Archive for the ‘statistics’ tag
I’m a bit of connoisseur of this type of thing, and so I’m embarrassed that I just today found an utterly fantastic plain-English argument from Alex Tabarrok about why you should discount almost all news story about a really interesting new finding by scientists. (I’m a connoisseur of this kind of thing because of the number of intelligent people who seem to treat every new study about a wonder-substance or agent-of-death as meaningful.) These guidelines are a good summary:
1) In evaluating any study try to take into account the amount of background noise. That is, remember that the more hypotheses which are tested and the less selection which goes into choosing hypotheses the more likely it is that you are looking at noise.
2) Bigger samples are better. (But note that even big samples won’t help to solve the problems of observational studies which is a whole other problem).
3) Small effects are to be distrusted.
4) Multiple sources and types of evidence are desirable.
5) Evaluate literatures not individual papers.
6) Trust empirical papers which test other people’s theories more than empirical papers which test the author’s theory.
(via Tabarrok himself, in a shorter but good post about a specific study’s failure)
Another in the large pile of “most things about wine are bullshit” stories. This author did a statistical analysis:
Using descriptions of 3,000 bottles, ranging from $5 to $200 in price from an online aggregator of reviews, I first derived a weight for every word, based on the frequency with which it appeared on cheap versus expensive bottles. I then looked at the combination of words used for each bottle, and calculated the probability that the wine would fall into a given price range. The result was, essentially, a Bayesian classifier for wine.
(via more of what i like)
Timothy Snyder offers some new details on the age old question of “who was worse?” Doing the morbid calculus with new data leads to a result that turns the conventional wisdom — Hilter the eviler, Stalin the deadlier — on it’s head (I wouldn’t pull this but that I understand that not everyone likes to read NYRB articles):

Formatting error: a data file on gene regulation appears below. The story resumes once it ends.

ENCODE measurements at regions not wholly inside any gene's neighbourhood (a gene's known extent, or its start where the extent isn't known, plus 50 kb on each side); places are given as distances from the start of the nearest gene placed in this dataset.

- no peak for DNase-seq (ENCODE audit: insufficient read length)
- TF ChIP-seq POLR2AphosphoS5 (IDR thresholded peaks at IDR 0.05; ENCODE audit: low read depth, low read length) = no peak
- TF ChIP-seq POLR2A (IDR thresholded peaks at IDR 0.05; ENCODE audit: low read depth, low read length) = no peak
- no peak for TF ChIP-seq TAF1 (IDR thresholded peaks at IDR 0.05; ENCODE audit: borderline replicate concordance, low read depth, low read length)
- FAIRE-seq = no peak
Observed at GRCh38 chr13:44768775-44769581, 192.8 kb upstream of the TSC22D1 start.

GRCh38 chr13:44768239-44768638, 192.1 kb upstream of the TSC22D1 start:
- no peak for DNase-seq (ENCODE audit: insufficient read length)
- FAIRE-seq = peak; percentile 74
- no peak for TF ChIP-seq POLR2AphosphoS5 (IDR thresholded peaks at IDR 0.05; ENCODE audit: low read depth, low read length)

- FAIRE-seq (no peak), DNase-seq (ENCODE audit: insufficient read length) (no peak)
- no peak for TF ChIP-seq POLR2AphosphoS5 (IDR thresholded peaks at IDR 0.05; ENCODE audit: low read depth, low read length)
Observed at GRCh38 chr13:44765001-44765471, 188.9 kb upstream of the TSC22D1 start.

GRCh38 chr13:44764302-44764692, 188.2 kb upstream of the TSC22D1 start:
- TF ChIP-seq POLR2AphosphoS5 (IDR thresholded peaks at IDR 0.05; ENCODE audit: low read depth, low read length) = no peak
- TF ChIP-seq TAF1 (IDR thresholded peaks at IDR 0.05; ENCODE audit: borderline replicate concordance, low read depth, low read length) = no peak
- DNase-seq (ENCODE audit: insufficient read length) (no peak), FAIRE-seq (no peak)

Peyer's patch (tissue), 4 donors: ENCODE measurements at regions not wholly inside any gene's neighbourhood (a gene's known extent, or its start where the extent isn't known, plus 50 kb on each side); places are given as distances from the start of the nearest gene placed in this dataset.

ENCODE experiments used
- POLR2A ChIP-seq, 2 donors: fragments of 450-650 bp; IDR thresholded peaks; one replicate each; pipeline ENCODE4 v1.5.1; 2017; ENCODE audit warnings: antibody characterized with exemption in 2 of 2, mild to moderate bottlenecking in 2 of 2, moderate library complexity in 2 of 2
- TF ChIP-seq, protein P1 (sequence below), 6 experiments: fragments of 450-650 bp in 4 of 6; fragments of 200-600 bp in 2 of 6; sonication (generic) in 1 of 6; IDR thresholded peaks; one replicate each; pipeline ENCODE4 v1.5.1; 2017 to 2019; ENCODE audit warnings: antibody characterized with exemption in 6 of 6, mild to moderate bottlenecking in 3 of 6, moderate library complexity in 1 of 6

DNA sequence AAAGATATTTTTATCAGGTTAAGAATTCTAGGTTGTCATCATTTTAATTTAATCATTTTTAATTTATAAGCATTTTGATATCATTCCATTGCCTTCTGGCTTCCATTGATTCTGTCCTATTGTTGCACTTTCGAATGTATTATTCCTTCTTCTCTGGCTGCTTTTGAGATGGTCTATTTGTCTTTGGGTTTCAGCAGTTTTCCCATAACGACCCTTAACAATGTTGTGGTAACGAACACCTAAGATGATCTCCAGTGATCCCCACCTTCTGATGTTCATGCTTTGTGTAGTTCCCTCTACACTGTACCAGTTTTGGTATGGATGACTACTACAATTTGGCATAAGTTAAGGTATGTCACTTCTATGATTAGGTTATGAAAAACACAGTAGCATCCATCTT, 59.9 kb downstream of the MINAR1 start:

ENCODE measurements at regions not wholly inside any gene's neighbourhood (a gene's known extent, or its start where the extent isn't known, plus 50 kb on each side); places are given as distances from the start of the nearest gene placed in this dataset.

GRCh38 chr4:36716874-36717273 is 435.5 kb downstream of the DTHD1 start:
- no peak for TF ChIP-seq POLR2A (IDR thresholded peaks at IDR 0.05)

All in all, the Germans deliberately killed about 11 million noncombatants, a figure that rises to more than 12 million if foreseeable deaths from deportation, hunger, and sentences in concentration camps are included. For the Soviets during the Stalin period, the analogous figures are approximately six million and nine million. These figures are of course subject to revision, but it is very unlikely that the consensus will change again as radically as it has since the opening of Eastern European archives in the 1990s.
Some scientific researchers are worried that the strength of experimental effects seem to decline over time. And I know science’s fallibility is something of an old saw around here, but until I see more smart people taking it seriously I doubt that will change. Jonah Lehrer’s conclusion pretty well captures what I want more people to realize:
We like to pretend that our experiments define the truth for us. But that’s often not the case. Just because an idea is true doesn’t mean it can be proved. And just because an idea can be proved doesn’t mean it’s true. When the experiments are done, we still have to choose what to believe.
The New York Times ran a story last week to warm a teetotalers heart:
No study, these critics say, has ever proved a causal relationship between moderate drinking and lower risk of death — only that the two often go together. It may be that moderate drinking is just something healthy people tend to do, not something that makes people healthy.
They ask us compare angles, but we tend to underestimate acute angles, overestimate obtuse angles, and take horizontally bisected angles as much larger than their vertical counterparts.